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The joy unequall'd, if its end it gain ;
And if it lose, attended with no pain :
Without satiety, though e'er so bless’d;
And but more relish'd as the more distress'd.
The broadest mirth unfeeling folly wears,
Less pleasing far than virtue's very tears : 320
Good, from each object, from each place acquired,
For ever exercised, yet never tired ;
Never elated, while one man's oppress'd;
Never dejected, while another's bless’d;
And where no wants, no wishes can remain; 325
Since but to wish more virtue, is to gain.

See the sole bliss Heaven could on all bestow ! Which who but feels can taste, but thinks can

know: Yet poor with fortune, and with learning blind, The bad must miss ; the good, untaught, will find; Slave to no sect, who takes no private road, 331 But looks through nature up to nature's God; Pursues that chain which links the immense design, Joins heaven and earth, and mortal and divine; Sees, that no being any bliss can know, 335 But touches some above, and some below; Learns from this union of the rising whole, The first, last purpose of the human soul; And knows where faith, law, morals, all began, All end, in love of God, and love of man. 340

For him alone hope leads from goal to goal, And opens still, and opens on his soul ;

319 The broadest mirth unfeeling folly wears. Origen uses the same epithet: he has the gérara amaruv: but the image is natural, and belongs to all times.

341 Hope leads from goal to goal. Plato finely pronounces

Till lengthen’d on to faith, and unconfined,
It pours the bliss that fills up all the mind.
He sees, why nature plants in man alone 345
Hope of known bliss, and faith in bliss un-

known: (Nature, whose dictates to no other kind Are given in vain, but what they seek they find) Wise is her present; she connects in this His greatest virtue with his greatest bliss; 350 At once his own bright prospect to be bless’d, And strongest motive to assist the rest.

Self-love, thus push'd to social, to divine, Gives thee to make thy neighbor's blessing thine. Is this too little for the boundless heart? 355 Extend it; let thy enemies have part: Grasp the whole worlds of reason, life, and sense, In one close system of benevolence: Happier as kinder, in whate'er degree; And height of bliss but height of charity. 360

God loves from whole to parts; but human soul Must rise from individual to the whole. Self-love but serves the virtuous mind to wake, As the small pebble stirs the peaceful lake:

hope, the most powerful of the divinities in governing the ever-changing temper of men. Hope is so universal, and so congenial to the human heart, that its influence chiefly escapes the eye : but it would be a striking speculation to conceive a world in which hope existed no longer : probably the whole existing system of human impulses must be changed. No known principle could supply the present activity of hope, as both a stimulant and a guide.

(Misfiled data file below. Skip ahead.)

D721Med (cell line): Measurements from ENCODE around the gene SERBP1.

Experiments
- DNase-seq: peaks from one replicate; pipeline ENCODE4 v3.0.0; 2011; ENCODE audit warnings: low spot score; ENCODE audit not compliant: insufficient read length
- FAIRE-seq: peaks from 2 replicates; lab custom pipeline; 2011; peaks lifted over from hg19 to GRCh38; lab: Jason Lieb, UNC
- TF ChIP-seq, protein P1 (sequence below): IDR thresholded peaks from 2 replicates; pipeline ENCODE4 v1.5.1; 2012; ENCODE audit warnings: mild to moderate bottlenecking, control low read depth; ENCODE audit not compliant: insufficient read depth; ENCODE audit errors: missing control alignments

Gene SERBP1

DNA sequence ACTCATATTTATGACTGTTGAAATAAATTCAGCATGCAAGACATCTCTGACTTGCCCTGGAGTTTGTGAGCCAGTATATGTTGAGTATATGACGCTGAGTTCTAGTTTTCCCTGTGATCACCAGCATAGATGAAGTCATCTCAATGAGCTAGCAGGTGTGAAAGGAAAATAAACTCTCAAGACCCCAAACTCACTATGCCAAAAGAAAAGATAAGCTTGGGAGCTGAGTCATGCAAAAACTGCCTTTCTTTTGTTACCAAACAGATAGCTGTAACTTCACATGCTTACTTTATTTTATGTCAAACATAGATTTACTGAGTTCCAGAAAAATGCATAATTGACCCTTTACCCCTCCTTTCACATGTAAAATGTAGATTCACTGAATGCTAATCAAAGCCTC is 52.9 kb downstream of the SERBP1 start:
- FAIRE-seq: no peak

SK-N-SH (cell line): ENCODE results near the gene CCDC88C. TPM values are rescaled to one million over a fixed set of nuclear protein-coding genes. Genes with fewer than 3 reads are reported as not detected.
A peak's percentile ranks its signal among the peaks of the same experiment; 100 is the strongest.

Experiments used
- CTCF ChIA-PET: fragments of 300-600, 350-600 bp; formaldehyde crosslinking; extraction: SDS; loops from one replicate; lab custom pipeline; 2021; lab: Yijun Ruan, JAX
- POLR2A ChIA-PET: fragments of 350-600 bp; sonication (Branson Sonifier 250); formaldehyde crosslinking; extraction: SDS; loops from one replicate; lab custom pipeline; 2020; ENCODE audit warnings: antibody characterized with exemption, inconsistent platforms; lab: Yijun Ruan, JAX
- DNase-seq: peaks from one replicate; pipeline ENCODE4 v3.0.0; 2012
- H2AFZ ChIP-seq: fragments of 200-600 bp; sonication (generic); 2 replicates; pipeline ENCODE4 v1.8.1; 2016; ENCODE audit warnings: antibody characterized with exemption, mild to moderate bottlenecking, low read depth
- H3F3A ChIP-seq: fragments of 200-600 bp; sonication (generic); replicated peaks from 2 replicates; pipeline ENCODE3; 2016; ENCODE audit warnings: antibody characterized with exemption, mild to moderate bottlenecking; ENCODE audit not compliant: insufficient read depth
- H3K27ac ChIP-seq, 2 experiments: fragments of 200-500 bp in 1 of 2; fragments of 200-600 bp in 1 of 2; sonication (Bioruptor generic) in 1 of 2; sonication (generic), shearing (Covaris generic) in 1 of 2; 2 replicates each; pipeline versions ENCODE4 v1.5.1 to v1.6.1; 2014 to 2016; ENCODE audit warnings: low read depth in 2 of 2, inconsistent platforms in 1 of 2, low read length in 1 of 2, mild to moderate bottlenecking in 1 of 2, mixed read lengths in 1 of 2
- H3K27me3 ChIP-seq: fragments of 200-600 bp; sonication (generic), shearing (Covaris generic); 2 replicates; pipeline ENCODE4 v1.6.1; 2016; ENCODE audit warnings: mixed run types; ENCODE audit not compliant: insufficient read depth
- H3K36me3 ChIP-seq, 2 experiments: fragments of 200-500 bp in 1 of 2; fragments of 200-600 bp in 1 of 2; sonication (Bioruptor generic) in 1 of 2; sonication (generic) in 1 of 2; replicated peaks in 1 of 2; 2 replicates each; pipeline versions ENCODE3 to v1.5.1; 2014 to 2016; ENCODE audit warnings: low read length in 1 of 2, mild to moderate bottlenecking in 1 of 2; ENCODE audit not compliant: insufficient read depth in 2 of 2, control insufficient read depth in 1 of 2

364 As the small pebble stirs the peaceful lake. Warton, who loves to trace out the borrowings of Pope, follows this simile to Silius Italicus, l. xiii. v. 24, to Du Bartas, to Shakspeare's * Henry VI.,'to Feltham's. Resolves,' and to Pope himself in

The centre moved, a circle straight succeeds; 365
Another still, and still another spreads;
Friend, parent, neighbor, first it will embrace;
His country next; and next all human race;
Wide and more wide the o'erflowings of the mind
Take every creature in of every kind: 370
Earth smiles around, with boundless bounty bless’d,
And Heaven beholds its image in his breast.

Come then, my friend! my genius! come along;'
O master of the poet, and the song!
And while the Muse now stoops, or now ascends,
To man's low passions, or their glorious ends, 376
Teach me, like thee, in various nature wise,
To fall with dignity, with temper rise;

the Temple of Fame' and the second book of the Dunciad.' Bowles hunts it more directly to Chaucer's · House of Fame:'

Takith hede nowe
By experience, for if that thou
Throwe in a watir nowe a stone,
Well woste thou it will make anone

A lytil roundil as a circle, &c. But this long-descended simile was scarcely worth the seizure after all; for it is both imperfect and inapplicable. The water, instead of reflecting heaven's image in its breast by the widening of the circles,' becomes only the more ruffled : and self-love is not the awakener of the virtuous mind to universal philanthropy, but the reverse. Man's love of his species may begin with the love of his family, as the objects most constantly in his view, and most requiring his affection; but this bas nothing in common with self-love.